Government notices declared the trial would be “public,” and a court spokesman this week said seats in court were briefly available. State media reported Thursday that 19 journalists were inside the courtroom during the trial. But no journalist outside the state-run media appears to have obtained permission to sit in.
In another move toward openness, the court created a microblog account on Sina Weibo — the Chinese equivalent of Twitter — ahead of the trial. Comments on that page have been heavily censored. Only those uncritical of the government and in favor of Bo’s conviction have been allowed.
Outside the courthouse Wednesday, police were simultaneously friendly and threatening to journalists who were staking out prime locations across the road. They pointed out scaffolding being erected by workers and said it was a government project to provide shade to journalists who would spend Thursday stuck outside.
Then police demanded that everyone take out their press cards as two uniformed men held up video cameras and passed through the crowd, filming journalists’ faces.
The trial has focused attention on China’s often-criticized legal system, in which high-profile cases are frequently decided by party leaders, forced confessions are common and courts maintain an astonishing 99 percent conviction rate.
Various relatives of Bo tried to hire a series of lawyers to represent him but were denied permission to do so. The two lawyers ultimately appointed by the court to represent Bo have strong ties to the central government. Xi Jinping, the party’s top leader and China’s president, visited their law firm in 2010, and the company boasts on its Web site of working with more than 100 state groups.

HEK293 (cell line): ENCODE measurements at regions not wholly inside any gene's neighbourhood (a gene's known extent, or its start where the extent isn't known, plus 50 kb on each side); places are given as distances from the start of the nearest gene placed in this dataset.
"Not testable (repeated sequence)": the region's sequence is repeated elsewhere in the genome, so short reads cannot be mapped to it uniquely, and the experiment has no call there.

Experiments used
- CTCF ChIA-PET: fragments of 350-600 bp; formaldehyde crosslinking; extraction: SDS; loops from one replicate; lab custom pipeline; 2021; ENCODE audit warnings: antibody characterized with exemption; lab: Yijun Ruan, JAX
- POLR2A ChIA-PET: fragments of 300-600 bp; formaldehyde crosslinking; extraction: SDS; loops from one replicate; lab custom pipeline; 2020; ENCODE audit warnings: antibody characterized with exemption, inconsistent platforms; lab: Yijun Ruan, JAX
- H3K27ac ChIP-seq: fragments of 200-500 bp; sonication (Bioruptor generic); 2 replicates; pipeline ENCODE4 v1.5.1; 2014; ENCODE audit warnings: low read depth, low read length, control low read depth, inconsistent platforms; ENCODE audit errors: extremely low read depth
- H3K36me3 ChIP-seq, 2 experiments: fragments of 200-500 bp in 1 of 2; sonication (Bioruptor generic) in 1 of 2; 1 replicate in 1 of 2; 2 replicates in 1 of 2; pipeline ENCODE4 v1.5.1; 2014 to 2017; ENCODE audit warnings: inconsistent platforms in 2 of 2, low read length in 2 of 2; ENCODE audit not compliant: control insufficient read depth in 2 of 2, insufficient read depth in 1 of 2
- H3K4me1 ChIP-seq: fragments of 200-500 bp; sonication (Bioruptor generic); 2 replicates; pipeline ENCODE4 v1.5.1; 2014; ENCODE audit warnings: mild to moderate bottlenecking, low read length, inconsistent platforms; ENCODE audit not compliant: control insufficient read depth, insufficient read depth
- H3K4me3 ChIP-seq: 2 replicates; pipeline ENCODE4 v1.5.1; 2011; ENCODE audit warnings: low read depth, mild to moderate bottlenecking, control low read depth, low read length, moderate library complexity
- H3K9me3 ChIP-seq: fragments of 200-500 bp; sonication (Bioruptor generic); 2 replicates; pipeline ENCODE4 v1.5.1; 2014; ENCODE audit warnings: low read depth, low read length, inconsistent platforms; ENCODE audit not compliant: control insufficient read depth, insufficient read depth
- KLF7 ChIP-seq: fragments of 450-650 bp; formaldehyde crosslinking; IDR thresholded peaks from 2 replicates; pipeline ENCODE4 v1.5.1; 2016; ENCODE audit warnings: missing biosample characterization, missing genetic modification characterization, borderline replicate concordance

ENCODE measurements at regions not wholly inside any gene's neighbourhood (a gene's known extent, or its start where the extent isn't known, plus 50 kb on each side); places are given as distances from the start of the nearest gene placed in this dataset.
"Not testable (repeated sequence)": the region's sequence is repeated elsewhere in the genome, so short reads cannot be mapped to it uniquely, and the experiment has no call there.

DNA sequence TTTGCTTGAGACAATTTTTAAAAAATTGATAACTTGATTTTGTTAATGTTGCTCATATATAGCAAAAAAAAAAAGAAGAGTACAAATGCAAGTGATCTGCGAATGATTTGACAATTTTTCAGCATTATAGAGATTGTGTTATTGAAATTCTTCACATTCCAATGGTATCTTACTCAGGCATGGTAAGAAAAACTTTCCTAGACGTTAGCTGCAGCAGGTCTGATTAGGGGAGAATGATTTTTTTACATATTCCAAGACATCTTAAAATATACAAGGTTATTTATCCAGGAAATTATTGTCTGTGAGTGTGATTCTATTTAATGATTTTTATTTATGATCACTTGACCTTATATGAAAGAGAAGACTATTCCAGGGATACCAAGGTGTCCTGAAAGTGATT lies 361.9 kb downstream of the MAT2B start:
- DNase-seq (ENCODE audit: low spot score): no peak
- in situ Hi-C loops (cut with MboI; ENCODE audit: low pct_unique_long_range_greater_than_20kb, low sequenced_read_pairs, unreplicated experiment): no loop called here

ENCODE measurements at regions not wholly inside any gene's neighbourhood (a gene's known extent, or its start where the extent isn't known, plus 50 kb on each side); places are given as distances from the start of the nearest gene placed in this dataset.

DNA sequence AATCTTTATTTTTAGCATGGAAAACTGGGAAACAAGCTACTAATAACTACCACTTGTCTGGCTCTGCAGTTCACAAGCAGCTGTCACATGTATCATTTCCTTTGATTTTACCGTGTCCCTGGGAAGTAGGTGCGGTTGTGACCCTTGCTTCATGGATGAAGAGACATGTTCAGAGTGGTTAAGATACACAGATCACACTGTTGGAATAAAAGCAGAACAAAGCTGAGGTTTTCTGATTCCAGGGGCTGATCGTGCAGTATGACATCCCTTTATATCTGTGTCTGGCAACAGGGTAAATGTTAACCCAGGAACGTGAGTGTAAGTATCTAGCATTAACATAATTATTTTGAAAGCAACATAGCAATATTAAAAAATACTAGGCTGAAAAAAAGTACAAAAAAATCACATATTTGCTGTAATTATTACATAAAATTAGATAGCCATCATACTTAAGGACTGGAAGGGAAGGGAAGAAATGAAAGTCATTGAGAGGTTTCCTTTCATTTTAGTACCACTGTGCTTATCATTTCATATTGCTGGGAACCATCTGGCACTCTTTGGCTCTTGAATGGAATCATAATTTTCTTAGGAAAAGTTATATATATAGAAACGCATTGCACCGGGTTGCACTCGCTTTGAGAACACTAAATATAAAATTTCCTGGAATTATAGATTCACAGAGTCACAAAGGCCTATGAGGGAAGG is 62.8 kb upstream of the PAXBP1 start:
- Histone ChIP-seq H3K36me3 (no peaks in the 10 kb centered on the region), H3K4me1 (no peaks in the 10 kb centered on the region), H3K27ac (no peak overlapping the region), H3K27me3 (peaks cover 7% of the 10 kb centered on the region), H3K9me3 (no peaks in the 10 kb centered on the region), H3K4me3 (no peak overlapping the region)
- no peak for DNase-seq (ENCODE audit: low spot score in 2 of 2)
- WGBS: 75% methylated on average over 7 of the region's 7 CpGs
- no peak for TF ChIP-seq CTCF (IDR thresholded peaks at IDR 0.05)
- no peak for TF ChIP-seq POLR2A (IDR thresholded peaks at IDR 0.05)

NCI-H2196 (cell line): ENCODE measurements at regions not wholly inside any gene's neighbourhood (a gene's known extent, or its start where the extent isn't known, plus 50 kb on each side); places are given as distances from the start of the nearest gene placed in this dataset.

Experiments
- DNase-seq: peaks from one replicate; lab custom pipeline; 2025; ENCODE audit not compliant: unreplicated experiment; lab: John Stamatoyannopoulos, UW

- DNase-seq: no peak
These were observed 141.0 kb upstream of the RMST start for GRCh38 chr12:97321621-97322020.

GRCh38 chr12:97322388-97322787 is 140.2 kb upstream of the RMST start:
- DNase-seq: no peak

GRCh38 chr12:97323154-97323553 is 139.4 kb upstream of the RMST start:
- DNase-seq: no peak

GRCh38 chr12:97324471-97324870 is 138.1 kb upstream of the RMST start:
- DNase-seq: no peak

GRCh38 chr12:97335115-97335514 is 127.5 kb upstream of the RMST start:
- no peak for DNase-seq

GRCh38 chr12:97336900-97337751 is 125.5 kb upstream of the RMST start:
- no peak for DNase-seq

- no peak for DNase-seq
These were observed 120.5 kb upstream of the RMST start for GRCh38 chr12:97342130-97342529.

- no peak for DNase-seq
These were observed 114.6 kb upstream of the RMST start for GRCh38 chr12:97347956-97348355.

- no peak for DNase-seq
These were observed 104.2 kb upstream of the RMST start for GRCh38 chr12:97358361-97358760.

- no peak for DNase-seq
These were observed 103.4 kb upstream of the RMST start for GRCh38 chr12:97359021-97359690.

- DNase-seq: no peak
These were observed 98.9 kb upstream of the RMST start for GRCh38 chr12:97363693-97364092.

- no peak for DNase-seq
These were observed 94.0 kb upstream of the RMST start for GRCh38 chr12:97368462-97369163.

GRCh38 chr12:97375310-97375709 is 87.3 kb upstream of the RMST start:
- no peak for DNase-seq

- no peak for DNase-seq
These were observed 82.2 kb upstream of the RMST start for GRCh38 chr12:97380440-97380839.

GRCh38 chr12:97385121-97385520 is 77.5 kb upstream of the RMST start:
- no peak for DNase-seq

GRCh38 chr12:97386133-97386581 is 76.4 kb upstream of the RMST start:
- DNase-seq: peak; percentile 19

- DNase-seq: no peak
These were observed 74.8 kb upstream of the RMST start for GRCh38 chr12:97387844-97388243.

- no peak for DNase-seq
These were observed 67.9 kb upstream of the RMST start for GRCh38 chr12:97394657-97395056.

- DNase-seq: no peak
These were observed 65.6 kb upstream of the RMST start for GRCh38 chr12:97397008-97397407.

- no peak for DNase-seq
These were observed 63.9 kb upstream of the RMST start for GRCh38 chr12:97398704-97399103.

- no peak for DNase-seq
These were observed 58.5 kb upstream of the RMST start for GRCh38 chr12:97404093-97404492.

Bo’s family has been unable to meet with him for the past year, according to the family friend. During that time, Bo wrote multiple letters to his relatives, but they were not delivered; government investigators displayed them in recent months in front of the family. In the letters, the friend said, Bo asked his family to send him clothes as well as books about Marxism, Maoism, Deng Xiaoping and the “transformation of China.”
Bo himself remains one of the biggest question marks in Thursday’s proceedings — and the factor that has worried leaders most in negotiations leading up to the trial, say many within the party.
Although Bo’s wife and his top lieutenant, Wang Lijun, cooperated with authorities during their own trials last year, Bo has a much more forceful personality and a track record of wielding power ruthlessly.
Before his fall, Bo cultivated high-level party and military allies in a campaign for a seat in China’s highest circle of power — the Communist Party’s Standing Committee. He also retains powerful support at the grass-roots level because of his popular leftist campaigns, as well as his network as one of the “princeling” children of China’s revolutionary founders.
“It must all be determined beforehand or else they would not dare hold the trial,” said one former party journalist, who spoke on the condition of anonymity. “But no one knows until the trial what Bo himself will ultimately choose to say.”